including possible sexual infidelity); the ultimate objective test. (Max sound for anger
trigger only, in context; max clear for fear trigger only in context.)

(C) Explanation of the defence of diminished responsibility: abnormality of mental
functioning (substantial impairment of ability to exercise self-control?); recognised
medical condition (personality disorder); provides explanation. Discussion of insanity
only merits max weak clear.
Reply 7
This thread looks perfect to help! How is everyone coping with revision etc?
Revision is fine im just wondering what the reform question could be has anyone got any ideas of what it could be
Reply 9
Original post by crazyfi621
Revision is fine im just wondering what the reform question could be has anyone got any ideas of what it could be

Non fatal came up last time so thats unlikely
Reply 10
most likely murder but i wouldnt be surprised if aqa threw in defences so i suggest preparing for both
I was just wondering how much we should write for concluding what offence D is most likely to be convicted of?
Reply 12
Original post by KasabianChief
I was just wondering how much we should write for concluding what offence D is most likely to be convicted of?


brief paragraph like two/three sentences. the examiners dont care what conclusion you comeup with just aslong as you have sufficient evidence with relevant authority.
Reply 13
Ta Da.. Here's all the legislation possibly required for the unit 3 exam.
FATAL AND NON FATAL OFFENCES

HOMICIDE
YEAR AND A DAY RULE - LAW REFORM (YEAR AND A DAY RULE) ACT 1996
MURDER MR: FORESIGHT - S.8 CRIMINAL JUSTICE ACT 1988
LOSS OF CONTROL S.54 CORONERS AND JUSTICE ACT 2009
DEFINITION OF LOSS OF CONTROL S.54 (1) CORONERS AND JUSTICE ACT 2009
LOSS OF CONTROL: NEED NOT BE SUDDEN - S.54 (2) CORONERS AND JUSTICE ACT 2009
INTRODUCTION OF DIMINISHED RESPONSIBILITY & CORRECT CITATION OF DR - S.2 HOMICIDE ACT 1957
REPLACEMENT OF S.2 (1) OF THE HOMICIDE ACT 1957 - S.52 OF THE CORONERS AND JUSTICE ACT 2009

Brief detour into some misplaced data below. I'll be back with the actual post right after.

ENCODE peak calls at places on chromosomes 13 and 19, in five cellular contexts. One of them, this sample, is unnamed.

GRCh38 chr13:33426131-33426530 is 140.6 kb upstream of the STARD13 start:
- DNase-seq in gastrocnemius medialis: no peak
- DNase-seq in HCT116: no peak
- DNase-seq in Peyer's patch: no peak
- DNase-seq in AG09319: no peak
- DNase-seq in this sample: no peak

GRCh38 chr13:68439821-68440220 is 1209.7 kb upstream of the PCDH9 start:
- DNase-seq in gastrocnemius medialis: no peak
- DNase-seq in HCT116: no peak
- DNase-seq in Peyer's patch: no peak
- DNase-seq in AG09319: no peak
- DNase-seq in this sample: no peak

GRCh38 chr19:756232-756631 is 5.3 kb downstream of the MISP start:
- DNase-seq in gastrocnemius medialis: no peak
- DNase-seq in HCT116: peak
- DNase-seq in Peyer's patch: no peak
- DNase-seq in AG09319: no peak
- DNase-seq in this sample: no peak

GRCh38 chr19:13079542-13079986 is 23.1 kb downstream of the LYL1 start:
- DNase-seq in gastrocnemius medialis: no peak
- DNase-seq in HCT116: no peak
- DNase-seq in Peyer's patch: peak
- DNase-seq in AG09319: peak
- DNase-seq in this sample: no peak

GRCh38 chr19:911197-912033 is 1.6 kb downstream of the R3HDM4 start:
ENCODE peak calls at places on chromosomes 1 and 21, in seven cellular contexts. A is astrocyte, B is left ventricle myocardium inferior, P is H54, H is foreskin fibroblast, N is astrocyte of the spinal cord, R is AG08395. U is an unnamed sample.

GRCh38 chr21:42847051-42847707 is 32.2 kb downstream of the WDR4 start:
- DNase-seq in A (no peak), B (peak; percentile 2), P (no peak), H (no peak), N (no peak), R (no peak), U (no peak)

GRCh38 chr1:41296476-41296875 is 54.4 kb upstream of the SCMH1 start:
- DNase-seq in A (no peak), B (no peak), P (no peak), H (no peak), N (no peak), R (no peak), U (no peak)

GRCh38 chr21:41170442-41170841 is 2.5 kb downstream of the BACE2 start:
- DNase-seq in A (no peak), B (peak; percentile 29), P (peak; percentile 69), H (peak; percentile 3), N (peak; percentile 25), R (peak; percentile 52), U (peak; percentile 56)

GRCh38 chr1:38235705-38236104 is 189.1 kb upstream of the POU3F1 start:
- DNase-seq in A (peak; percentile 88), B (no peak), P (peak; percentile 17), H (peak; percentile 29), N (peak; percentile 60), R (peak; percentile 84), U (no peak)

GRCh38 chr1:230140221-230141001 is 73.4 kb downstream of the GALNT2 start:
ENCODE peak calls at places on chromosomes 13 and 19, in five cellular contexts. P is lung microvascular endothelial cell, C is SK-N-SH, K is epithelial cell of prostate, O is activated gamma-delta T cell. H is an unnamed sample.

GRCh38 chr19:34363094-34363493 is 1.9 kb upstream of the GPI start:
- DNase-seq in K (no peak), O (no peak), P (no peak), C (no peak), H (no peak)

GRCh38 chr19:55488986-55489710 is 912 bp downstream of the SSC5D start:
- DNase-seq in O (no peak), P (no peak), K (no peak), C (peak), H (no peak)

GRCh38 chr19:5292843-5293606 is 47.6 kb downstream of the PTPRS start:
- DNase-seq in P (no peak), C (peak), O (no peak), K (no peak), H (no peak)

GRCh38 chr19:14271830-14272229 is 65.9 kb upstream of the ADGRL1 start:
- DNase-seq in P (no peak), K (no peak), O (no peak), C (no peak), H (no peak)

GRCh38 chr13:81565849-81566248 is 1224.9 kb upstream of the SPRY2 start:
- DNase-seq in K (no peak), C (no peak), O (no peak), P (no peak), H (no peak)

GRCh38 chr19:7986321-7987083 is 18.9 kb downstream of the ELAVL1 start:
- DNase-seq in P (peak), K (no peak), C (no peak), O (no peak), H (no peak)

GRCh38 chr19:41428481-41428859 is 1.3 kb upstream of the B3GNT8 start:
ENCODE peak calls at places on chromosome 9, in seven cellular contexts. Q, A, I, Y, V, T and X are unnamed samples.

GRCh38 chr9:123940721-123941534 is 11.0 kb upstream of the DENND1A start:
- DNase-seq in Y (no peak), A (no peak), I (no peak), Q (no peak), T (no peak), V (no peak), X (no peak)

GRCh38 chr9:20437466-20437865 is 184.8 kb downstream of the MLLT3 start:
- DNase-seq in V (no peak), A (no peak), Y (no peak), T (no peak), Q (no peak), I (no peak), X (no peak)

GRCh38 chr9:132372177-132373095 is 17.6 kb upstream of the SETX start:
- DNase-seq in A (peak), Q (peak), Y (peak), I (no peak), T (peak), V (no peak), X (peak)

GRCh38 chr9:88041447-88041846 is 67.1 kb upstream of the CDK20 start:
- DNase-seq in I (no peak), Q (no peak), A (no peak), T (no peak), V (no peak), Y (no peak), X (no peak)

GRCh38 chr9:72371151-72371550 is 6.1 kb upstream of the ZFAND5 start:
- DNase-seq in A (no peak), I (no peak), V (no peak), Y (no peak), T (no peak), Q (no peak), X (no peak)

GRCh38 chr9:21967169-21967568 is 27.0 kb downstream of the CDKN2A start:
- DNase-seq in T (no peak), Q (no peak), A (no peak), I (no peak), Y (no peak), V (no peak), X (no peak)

NON-FATAL OFFENCES
COMMON ASSAULT - S.39 OF THE CRIMINAL JUSTICE ACT 1989
ASSAULT OCCASIONING ACTUAL BODILY HARM - S.47 OF THE OFFENCES AGAINST THE PERSON ACT 1861
GRIEVOUS BODILY HARM - S.20 OF THE OFFENCES AGAINST THE PERSON ACT 1861
GRIEVOUS BODILY HARM WITH INTENT - S.18 OF THE OFFENCES AGAINST THE PERSON ACT 1861

GENERAL DEFENCES
PUBLIC DEFENCE S.3 Criminal Law Act 1967
Do you think murder evaluation is likely guys?
i definitely think murder evaluation is the most likely! quick question though, on the unit 3 paper is there always a murder question on one of the scenario's? from looking back at past papers it seems so but i just want to be sure?!
Reply 16
lol imagine they throw in nonfatal evaluation just for the fun of it..
I personally think that although murder seems the most likely, it really could be anything, and they could repeat non-fatal, so be prepared for everything!!

Also, there is generally a murder question every year, however the odd year they've meshed it with either unlawful act/gross negligent manslaughter. :smile: good luck!
Hey guys!

Just had the law 3 exam today,

I did the first scenario.... I was aiming for an A* in this exam but I don't think I'm gonna get it now because of the timing issue! :frown:

For question 1: I did assault, abh, gbh (briefly) pretty well, and I did a bit of self defence but couldn't finish it! I think it would've been a good answer if I finished self defence, and would've got the extra few AO3 marks :frown:

question 2: I did murder pretty well and part of gross neg - but I knew I had to include loss of control but I ran out of time!

Question 3: I think I did the defences essay pretty well, but I missed one of the quotes from the law commission :/


How many marks do you reckon I could lose???
(edited 9 years ago)
Reply 19
a* was 69 out of 85. let say you average 18 in application questions and 20ish in q3 that's 57 so maybe a b or high C. plus 5 bonus marks for qwc so perhaps a B